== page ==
Posture: Improve Back, Neck, Shoulder Pain

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Posted: Nov 25, 2017 | by Alice | 0 Comment

posture, shoulder pain, neck pain, back pain, arthritis, chronic pain, yoga, back pain, low back pain foot health, orthopaedic, spinal cord injuries, The Spine Center of Hampton Roads, arthritis, yoga, orthopaedic, Virginia Orthopaedic & Spine SpecialistsSometimes, it’s the little choices you make that determine whether you have back, neck or shoulder pain.

Crossing one leg over the other while you work at your desk. Dropping your chin when you read on your phone. Slumping your shoulders forward. Your body’s posture over time can misalign your musculoskeletal system.

In fact, years of letting yourself slouch can weaken your spine and increase your risk of injury. Poor posture also decreases your flexibility and balance.

As you get older, federal health authorities say it becomes even more important to maintain good posture, strength, flexibility and balance.

“Older adults tend to adopt a progressively hunched posture,” said Dr. George Salem, an NIH-funded researcher at the University of Southern California who studies how movement affects health and quality of life.  “When shoulders continue to round forward over time, it creates excessive loading on the shoulder joint. This can create injury and limit the independence of older adults.”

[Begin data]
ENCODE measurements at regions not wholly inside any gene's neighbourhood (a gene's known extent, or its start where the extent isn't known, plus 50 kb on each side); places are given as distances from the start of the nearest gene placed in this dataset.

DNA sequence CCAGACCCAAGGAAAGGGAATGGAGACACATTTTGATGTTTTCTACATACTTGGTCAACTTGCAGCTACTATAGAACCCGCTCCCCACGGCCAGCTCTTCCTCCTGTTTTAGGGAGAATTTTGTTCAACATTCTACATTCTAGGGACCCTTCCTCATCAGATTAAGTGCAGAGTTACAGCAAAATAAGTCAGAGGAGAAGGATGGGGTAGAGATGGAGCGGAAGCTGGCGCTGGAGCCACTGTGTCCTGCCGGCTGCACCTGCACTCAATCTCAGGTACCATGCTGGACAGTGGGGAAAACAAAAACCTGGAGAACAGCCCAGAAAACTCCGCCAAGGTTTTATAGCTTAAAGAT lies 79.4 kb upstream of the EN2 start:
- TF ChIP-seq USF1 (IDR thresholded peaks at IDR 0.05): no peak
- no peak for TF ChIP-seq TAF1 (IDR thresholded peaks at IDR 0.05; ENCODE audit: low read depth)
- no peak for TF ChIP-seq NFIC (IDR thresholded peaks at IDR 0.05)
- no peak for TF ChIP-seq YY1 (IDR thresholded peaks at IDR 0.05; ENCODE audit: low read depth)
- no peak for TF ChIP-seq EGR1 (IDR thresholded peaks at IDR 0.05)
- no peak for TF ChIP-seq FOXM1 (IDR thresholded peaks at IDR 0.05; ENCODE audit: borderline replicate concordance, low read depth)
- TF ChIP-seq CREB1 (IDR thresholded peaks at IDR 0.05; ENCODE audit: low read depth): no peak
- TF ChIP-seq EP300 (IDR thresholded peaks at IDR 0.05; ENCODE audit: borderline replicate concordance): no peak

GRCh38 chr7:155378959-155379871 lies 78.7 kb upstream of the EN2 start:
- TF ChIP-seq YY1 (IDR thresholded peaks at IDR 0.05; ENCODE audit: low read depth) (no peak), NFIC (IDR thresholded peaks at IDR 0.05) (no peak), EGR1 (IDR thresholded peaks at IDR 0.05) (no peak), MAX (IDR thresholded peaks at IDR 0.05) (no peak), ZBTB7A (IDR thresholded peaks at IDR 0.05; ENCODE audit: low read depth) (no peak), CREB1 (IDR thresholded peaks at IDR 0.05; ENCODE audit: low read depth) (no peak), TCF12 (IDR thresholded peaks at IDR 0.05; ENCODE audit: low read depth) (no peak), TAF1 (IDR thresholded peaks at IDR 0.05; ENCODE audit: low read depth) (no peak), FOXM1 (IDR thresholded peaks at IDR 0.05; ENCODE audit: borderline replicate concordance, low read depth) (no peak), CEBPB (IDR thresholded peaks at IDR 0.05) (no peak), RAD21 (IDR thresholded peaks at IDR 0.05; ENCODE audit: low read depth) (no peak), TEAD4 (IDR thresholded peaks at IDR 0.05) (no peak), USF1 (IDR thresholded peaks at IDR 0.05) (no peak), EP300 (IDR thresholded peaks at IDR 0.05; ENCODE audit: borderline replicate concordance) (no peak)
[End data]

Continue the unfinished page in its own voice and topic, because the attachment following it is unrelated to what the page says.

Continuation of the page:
One way to improve back, neck and shoulder pain – and prevent it – is to practice good posture at all times. Yoga and tai chi classes can also help because they teach you to be mindful of how your body feels. When you practice body awareness throughout your day, you’ll notice when you’re slouching or sitting in a way that aggravates your neck.

“Be mindful of your posture and how you’re moving,” Salem said. “Think about lifting your head, pulling your shoulders back, and tightening your abdominal muscles in everyday situations.” Be aware of repetitive postures, like regularly lifting heavy objects, and holding positions for a long time, like sitting at a computer all day at work.

Make sure your workstation doesn’t create posture problems. How your chair fits you, the height of your computer monitor and the height of your desk can all make a difference in whether you head home in pain.

Standing up often to take a brief walk and stretch can help relieve muscle tension, too.

If good posture doesn’t improve your pain, make sure to consult an orthopaedic specialist.

Source: NIH, News In Health

+ Learn about The Spine Center of Hampton Roads which helps patients of all ages with back and neck pain. Our specialists use X-ray, MRI, CT, bone scan and other advanced diagnostic tools to evaluate each patient’s individual needs. Physical therapy is available at Bon Secours In Motion Physical Therapy locations throughout Hampton Roads.

+ Do you have back and neck pain? Learn when it’s important to seek a medical evaluation. Many patients can be treated without surgery at The Spine Center of Hampton Roads.

 

 

 

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